Lagenaria (Bottle) Gourds

Bottle gourd
The bottle gourd, Lagenaria siceraria.
Photo by Emma Wallace, some rights reserved (CC BY-SA).

The Lagenaria species are annual vines that can be grown throughout the state. Their fruit are commonly called bottle gourds, but are also called birdhouse gourds, trumpet gourds, calabash gourds, Cucuzzi, and white-flowered gourds. When very young and small, the fruits can be eaten, but it’s the fully mature and dried gourds that are valued for the useful and durable containers that can be made from them.

Originating in Africa, Lagenaria is closely related to cucumber, squash, and melon, and has become widely distributed around the world. It is an ancient crop and the only one known to have been cultivated in pre-Columbian times in both the Old and New World. Remains of this gourd have been found in Mexico dating from 7000 to 5500 BC and Peru from 10,000 BC; archeological remains in Egypt show gourds being used in about 3500 to 3300 BC. Dried gourds with viable seeds have survived in seawater for at least 200 days, a characteristic that probably aided in the widespread geographic distribution of this vine.


Lagenaria vines grow fast and use tendrils to climb. They demand space and a sturdy support structure such as a fence, arbor, or even a tree.  Lagenaria have attractive white flowers that reach up to 4 inches in diameter and leaves that are up to 15 inches wide and have a velvety texture.

The appearance of the fruit varies. The background color is either light green or dark green. They can be solid, striped, or marked with irregular blotches. The size of the fruit varies from 2 to 12 inches in diameter and from 4 to 40 inches in length. The fruit can have a narrow, seedless neck that varies from a few to 15 inches in length, or a wider neck that usually contain seeds. The wider, seed-containing portion of the fruit varies from flat to round, cylindrical, club-shaped, or long and narrow. The round types are usually selected to serve as containers.

The young fruits can be eaten as a boiled vegetable. Like all members of the Cucurbit family (including pumpkins, watermelons, and cucumbers) these gourds contain cucurbitacins which are known to be toxic in high concentrations. Cucurbitacins give the fruits a bitter flavor and could cause stomach ulcers. Despite this, these gourds are normally safe to consume. If you do choose to eat your lagenaria gourds, be on the safe side and taste a small piece of the fruit before preparing it and discard any excessively bitter fruit or juice.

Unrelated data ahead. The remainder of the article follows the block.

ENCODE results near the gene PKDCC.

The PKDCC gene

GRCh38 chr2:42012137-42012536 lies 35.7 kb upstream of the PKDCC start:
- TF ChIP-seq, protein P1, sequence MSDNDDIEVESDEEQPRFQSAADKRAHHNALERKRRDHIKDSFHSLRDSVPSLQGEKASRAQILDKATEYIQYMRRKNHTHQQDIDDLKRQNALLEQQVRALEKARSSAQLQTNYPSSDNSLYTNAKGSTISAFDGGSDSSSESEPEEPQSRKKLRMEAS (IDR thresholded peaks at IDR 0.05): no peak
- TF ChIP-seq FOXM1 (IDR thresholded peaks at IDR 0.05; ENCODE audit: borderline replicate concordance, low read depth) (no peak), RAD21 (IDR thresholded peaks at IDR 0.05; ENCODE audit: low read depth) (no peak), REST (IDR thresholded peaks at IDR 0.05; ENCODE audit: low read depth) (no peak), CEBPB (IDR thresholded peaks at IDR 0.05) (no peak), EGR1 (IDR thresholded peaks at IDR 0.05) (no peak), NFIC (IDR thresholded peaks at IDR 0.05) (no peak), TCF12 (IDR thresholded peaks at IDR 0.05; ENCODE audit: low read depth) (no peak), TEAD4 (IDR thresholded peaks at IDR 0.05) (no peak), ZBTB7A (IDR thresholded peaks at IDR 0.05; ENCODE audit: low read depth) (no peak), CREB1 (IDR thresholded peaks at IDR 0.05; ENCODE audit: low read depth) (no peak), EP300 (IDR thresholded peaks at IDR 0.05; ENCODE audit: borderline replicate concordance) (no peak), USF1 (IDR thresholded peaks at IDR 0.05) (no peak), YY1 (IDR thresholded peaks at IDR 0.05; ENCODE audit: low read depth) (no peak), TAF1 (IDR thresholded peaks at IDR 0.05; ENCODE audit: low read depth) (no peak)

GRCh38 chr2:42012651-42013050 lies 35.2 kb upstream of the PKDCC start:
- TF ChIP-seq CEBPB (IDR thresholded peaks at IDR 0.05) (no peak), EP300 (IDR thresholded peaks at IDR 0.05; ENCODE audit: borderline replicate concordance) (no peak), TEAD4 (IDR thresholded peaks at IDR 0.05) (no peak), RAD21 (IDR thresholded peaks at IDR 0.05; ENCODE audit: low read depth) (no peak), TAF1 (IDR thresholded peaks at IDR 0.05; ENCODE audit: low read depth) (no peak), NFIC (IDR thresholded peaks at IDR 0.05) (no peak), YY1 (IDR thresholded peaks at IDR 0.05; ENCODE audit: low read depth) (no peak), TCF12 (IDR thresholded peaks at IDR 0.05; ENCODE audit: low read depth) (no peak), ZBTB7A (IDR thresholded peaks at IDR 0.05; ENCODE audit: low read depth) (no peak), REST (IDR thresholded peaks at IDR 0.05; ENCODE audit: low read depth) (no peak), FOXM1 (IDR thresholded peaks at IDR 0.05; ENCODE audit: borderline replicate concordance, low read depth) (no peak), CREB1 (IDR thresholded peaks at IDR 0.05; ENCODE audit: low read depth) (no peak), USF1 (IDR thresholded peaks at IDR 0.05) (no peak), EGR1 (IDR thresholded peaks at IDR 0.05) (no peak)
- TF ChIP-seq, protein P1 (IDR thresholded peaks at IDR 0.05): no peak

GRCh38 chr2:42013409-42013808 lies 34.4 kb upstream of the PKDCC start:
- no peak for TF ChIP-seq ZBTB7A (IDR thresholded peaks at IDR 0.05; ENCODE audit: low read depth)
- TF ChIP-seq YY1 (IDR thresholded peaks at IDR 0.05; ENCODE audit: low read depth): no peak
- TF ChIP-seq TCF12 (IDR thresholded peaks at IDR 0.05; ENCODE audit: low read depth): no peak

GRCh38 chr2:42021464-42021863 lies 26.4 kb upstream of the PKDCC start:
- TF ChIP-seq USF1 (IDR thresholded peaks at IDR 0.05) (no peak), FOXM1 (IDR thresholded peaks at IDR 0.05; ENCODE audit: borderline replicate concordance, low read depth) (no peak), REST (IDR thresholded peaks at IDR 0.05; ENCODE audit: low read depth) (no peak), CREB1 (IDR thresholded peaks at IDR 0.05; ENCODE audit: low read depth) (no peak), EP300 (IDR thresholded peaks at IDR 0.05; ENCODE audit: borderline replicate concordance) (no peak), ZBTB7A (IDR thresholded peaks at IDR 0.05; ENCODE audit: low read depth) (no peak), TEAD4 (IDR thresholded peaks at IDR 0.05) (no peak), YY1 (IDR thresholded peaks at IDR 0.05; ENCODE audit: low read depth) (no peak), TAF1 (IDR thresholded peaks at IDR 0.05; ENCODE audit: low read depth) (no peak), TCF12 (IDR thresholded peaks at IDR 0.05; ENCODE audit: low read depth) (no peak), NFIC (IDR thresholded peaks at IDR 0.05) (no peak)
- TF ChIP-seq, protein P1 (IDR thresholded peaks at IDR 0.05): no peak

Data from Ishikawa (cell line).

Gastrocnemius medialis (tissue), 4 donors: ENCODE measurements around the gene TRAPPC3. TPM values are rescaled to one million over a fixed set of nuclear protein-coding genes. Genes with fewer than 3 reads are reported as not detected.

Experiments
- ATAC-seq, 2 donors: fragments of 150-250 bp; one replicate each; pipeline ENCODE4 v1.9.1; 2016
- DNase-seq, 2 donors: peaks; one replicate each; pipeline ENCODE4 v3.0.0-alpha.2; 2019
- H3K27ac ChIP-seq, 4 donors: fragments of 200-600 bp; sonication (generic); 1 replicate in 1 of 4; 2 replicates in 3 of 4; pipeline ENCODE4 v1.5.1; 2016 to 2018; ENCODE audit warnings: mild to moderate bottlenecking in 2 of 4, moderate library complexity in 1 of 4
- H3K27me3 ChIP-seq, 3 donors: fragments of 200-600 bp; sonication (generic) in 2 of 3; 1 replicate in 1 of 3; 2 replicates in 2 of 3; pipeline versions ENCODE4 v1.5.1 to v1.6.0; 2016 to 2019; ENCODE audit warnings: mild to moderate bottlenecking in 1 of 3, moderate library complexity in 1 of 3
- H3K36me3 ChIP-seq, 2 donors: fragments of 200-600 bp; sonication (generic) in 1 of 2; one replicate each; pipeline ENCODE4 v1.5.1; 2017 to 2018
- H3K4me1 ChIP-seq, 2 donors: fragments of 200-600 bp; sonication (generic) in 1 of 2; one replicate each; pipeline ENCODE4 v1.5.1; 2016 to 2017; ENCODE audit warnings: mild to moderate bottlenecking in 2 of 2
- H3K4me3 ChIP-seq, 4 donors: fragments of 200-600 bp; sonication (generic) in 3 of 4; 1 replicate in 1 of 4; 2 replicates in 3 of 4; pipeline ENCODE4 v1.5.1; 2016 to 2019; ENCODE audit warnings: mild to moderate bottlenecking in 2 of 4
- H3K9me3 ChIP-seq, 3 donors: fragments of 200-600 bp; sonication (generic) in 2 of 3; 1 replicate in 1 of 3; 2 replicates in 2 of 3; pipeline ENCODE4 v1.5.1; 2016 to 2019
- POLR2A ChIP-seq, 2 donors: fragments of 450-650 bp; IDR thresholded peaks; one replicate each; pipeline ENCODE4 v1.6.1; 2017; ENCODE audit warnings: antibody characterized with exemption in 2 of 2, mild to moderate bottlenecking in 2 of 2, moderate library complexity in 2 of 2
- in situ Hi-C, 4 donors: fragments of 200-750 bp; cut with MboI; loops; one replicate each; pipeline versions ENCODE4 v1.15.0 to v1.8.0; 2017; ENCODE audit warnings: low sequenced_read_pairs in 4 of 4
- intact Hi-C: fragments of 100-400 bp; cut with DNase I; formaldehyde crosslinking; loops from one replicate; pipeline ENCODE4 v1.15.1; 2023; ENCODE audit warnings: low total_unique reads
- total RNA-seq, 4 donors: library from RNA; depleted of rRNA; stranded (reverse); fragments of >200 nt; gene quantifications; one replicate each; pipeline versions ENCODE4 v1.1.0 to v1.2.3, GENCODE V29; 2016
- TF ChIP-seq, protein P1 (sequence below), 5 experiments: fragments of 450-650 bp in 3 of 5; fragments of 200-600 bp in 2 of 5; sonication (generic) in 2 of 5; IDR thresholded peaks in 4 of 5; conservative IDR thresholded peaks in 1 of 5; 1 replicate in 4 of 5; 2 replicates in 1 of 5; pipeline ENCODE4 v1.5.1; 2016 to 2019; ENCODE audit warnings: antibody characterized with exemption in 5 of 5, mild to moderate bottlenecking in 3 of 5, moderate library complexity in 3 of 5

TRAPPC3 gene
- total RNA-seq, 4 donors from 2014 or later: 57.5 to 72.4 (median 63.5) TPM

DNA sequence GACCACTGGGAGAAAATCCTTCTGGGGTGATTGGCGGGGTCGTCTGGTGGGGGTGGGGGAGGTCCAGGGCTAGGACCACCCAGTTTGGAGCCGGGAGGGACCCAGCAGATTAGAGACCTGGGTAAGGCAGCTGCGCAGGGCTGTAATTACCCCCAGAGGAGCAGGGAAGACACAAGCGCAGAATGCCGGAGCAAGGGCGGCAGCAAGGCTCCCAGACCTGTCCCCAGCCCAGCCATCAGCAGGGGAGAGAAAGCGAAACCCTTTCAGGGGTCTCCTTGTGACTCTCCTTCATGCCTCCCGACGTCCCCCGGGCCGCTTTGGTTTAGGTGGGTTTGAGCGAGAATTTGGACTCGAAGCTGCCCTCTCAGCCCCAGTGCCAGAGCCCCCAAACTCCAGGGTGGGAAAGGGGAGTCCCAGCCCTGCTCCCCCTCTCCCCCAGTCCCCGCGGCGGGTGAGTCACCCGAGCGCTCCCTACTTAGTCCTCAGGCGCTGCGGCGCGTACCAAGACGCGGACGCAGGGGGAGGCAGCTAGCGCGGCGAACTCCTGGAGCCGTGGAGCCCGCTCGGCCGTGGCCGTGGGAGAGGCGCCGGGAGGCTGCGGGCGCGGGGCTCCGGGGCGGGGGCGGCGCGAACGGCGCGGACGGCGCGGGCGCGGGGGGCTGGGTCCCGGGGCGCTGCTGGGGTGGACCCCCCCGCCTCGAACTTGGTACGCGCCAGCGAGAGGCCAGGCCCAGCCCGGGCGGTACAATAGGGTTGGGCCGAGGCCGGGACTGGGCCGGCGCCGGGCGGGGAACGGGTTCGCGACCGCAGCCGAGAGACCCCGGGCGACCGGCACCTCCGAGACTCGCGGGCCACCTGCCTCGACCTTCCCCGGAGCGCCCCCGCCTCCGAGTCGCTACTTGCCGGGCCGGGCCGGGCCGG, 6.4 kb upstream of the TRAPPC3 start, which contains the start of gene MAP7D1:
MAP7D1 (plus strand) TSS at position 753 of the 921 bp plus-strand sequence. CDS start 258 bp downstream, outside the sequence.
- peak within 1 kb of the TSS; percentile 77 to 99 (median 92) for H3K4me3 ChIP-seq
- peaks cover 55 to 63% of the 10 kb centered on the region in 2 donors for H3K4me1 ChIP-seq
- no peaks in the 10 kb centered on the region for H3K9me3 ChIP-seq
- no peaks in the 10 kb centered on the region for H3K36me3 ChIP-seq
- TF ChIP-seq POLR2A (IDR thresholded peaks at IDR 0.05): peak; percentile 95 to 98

Planting and Care

Lagenaria is grown similarly to squash, and has a growing season of 90-120 days. Seeds should be sown after the last frost; plant them ½ inch deep in raised beds or mounds. Thin the seedlings to one plant every nine feet. Young plants will thrive with watering two or three times a week. A trellis is advised, but vines may be allowed to run on the ground; be sure to add mulch to avoid fruit rotting. Gourd enthusiasts recommend that the vines be pruned when they are between 8-10 feet long to encourage branching and flower production.

If you notice your vine is not looking well there could be a number of culprits. Lagenaria is likely to be attacked by powdery mildew, mosaic virus, fusarium wilt, and fruit rot. Different Lagenaria varieties will vary in their resistance or susceptibility to these problems. 

Using Dried Gourds

If you are planting these vines to use the gourd as a container, the young fruits can be constricted with rubber bands or string to make particular shapes. Some gardeners have been known to grow the gourd inside a bottle, where the fruit assumes the shape of the container.

Gourds should be left to mature on the vine. As fall approaches, discontinue watering and allow the vines to wither and die. When the gourd stems turn brown, cut them off the vine with an inch or more of stem. Gently wash them in a 10:1 solution of water and bleach. Store your gourds somewhere warm and well ventilated where they can dry. The drying process can take up to six months, so be patient. As your gourds dry it is normal to see mold starting to grow; just wash them again with the same water and bleach solution.

You’ll know a gourd is fully dry when it becomes lightweight and the seeds rattle around inside when the gourd is shaken. Dry gourds can be painted, shellacked, or waxed. A well-finished gourd will be more durable as a container or birdhouse than one that has not been treated in any way. Dried gourds have a variety of uses as pots, bowls, birdhouses, or even musical instruments.

Creating a Birdhouse

Many types of birds are attracted to birdhouse gourds, such as purple martins, bluebirds, swallows, and woodpeckers. Choose a large gourd when selecting one for a birdhouse. Cut an opening in the side large enough to accommodate the type of bird you wish to attract. Drill four smaller holes in the stem-end of the gourd to provide your birdhouse with ventilation and a place to hang your birdhouse from. Add a few small holes in the bottom of the gourd for drainage as well.

Once you have all the holes cut and drilled, your gourd birdhouse can be painted or varnished to make it both functional and beautiful.

UF/IFAS Publications

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